The Finn in question is not Huck, but his father, a “strange sad monster” in newcomer Clinch’s bold and deeply disturbing work.
Bad as he was in Twain’s masterpiece, here Pap Finn has ballooned into something far worse: “Incarnate personal evil.” Clinch eschews a linear narrative, looping back and forth between time periods; he aims to cast a wide net, pillorying not just one individual but the pathology of racism. That began with Pap’s own father, Judge Finn, who paid double for a white servant to avoid proximity to blacks. Pap inherits the racism while hungering for black women, the choicest of forbidden fruit. The woman who lasts the longest is Mary, stolen by Finn off a sternwheeler. He locks her up in a cabin on the Judge’s grounds until they’re discovered and banished; Finn strangles the tattletale responsible (his first murder). Finn and Mary move to a ramshackle house by the Mississippi; a savvy riverman, Finn runs his trotlines, sells his fish and spends the proceeds on whiskey. In time, Mary gives birth to Huck, who can pass for white, a huge relief to Finn. A few incidents duplicate those in Twain, but the novels could not be more different; instead of Huck’s unlettered child’s voice, we have an omniscient narrative, grave, erudite and rich in the secretions of adult knowledge; terse dialogue acts as an effective counterpoint. All along, Clinch’s intent is to probe the nature of evil. Mary and Huck briefly escape Finn’s drunken reign of terror and are taken in by the Widow Douglas; Finn reclaims them and strangles Mary in her sleep, then skins her like a rabbit. Much later, Finn scribbles incriminating drawings on his walls; whether or not they show a conscience at work, they will lead directly to Finn’s own murder by another black woman, his next intended victim.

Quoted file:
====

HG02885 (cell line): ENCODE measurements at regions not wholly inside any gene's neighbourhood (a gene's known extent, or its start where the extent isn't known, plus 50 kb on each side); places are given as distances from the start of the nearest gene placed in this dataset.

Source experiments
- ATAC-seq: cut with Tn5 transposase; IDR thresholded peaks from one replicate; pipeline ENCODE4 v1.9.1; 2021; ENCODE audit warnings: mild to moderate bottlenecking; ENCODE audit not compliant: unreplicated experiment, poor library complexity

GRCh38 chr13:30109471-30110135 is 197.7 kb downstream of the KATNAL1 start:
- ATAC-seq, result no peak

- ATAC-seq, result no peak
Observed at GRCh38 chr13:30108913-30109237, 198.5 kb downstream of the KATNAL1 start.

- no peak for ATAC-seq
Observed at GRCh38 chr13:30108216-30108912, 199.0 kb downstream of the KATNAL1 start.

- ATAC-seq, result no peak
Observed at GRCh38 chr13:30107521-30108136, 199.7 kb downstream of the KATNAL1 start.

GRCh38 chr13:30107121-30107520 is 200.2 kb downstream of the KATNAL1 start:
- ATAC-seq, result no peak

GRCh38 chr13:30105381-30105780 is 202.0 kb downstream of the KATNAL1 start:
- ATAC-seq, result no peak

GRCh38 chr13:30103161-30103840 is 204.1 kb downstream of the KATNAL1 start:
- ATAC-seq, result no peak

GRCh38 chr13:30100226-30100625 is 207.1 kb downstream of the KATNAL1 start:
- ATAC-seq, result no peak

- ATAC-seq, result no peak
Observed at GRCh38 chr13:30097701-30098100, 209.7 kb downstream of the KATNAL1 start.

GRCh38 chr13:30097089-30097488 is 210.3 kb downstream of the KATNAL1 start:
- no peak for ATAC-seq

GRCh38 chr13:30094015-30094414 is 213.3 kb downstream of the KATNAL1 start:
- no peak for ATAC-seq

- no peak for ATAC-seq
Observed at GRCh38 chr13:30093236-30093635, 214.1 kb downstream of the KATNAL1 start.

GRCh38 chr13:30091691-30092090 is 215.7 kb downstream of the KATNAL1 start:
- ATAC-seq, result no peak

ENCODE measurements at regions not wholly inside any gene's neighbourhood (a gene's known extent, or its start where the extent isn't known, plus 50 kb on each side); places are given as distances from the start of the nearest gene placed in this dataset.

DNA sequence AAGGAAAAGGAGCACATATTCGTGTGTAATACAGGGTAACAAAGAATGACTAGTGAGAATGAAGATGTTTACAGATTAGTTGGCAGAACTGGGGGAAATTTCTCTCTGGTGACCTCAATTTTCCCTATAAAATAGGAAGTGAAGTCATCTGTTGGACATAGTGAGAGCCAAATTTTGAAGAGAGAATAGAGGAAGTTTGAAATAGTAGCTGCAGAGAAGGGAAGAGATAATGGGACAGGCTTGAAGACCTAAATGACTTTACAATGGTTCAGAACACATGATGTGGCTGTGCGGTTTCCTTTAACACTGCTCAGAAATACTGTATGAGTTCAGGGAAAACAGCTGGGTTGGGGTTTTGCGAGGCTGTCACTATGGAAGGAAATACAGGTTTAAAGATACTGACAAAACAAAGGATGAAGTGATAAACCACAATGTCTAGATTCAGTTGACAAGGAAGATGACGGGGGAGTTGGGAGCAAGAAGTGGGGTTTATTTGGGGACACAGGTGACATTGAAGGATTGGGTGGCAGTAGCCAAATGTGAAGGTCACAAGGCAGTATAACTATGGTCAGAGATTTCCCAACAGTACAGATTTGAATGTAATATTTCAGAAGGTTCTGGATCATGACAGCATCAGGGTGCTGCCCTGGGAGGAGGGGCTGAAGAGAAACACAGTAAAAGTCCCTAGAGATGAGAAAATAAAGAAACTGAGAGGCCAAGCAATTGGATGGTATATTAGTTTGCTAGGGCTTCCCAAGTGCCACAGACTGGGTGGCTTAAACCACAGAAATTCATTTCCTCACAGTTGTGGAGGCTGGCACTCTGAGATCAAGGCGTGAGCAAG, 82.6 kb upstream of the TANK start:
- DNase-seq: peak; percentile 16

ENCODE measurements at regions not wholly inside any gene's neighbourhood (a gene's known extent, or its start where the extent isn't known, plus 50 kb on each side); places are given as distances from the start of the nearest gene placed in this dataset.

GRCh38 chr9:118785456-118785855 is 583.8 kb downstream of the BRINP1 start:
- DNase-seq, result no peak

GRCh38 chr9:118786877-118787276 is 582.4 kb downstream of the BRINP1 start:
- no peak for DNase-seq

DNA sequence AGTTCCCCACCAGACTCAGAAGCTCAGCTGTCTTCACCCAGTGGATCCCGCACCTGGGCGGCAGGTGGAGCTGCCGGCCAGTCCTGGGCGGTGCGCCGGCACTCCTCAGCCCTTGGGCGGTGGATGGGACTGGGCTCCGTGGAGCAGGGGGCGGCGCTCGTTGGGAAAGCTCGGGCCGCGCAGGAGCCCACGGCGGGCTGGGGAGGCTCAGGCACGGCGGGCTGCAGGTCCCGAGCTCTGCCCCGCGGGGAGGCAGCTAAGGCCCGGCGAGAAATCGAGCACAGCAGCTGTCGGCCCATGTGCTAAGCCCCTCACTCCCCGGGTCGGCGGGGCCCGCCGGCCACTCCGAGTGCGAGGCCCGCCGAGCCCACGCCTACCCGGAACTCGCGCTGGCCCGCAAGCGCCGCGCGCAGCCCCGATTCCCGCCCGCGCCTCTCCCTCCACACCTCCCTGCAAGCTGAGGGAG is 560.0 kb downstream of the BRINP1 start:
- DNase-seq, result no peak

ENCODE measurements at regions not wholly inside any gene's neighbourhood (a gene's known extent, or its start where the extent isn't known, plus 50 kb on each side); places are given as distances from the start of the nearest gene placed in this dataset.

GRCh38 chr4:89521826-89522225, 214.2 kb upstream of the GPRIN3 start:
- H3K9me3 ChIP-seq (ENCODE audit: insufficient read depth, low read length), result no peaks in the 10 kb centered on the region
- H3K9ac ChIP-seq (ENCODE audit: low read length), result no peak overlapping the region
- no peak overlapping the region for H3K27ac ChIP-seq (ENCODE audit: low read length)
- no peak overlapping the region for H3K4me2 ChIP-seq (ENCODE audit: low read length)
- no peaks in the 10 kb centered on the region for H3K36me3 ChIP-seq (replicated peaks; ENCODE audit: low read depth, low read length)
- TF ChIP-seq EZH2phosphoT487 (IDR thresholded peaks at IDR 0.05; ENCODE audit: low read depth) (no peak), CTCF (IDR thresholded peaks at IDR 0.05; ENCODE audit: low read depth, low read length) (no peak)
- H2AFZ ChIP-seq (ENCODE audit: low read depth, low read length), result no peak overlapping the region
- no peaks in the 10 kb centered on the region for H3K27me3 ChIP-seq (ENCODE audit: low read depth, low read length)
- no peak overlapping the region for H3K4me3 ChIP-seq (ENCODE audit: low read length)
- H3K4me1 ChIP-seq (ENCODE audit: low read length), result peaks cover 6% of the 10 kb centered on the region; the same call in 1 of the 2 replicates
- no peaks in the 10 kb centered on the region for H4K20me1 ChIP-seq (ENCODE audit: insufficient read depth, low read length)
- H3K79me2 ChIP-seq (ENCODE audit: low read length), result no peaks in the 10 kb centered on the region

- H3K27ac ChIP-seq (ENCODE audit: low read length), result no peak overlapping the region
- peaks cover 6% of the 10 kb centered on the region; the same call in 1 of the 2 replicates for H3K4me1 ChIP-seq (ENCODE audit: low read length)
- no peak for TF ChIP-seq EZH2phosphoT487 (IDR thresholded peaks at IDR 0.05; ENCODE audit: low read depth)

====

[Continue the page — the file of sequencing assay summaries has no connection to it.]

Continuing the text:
Despite needlessly confusing chronology, a memorable debut, likely to make waves.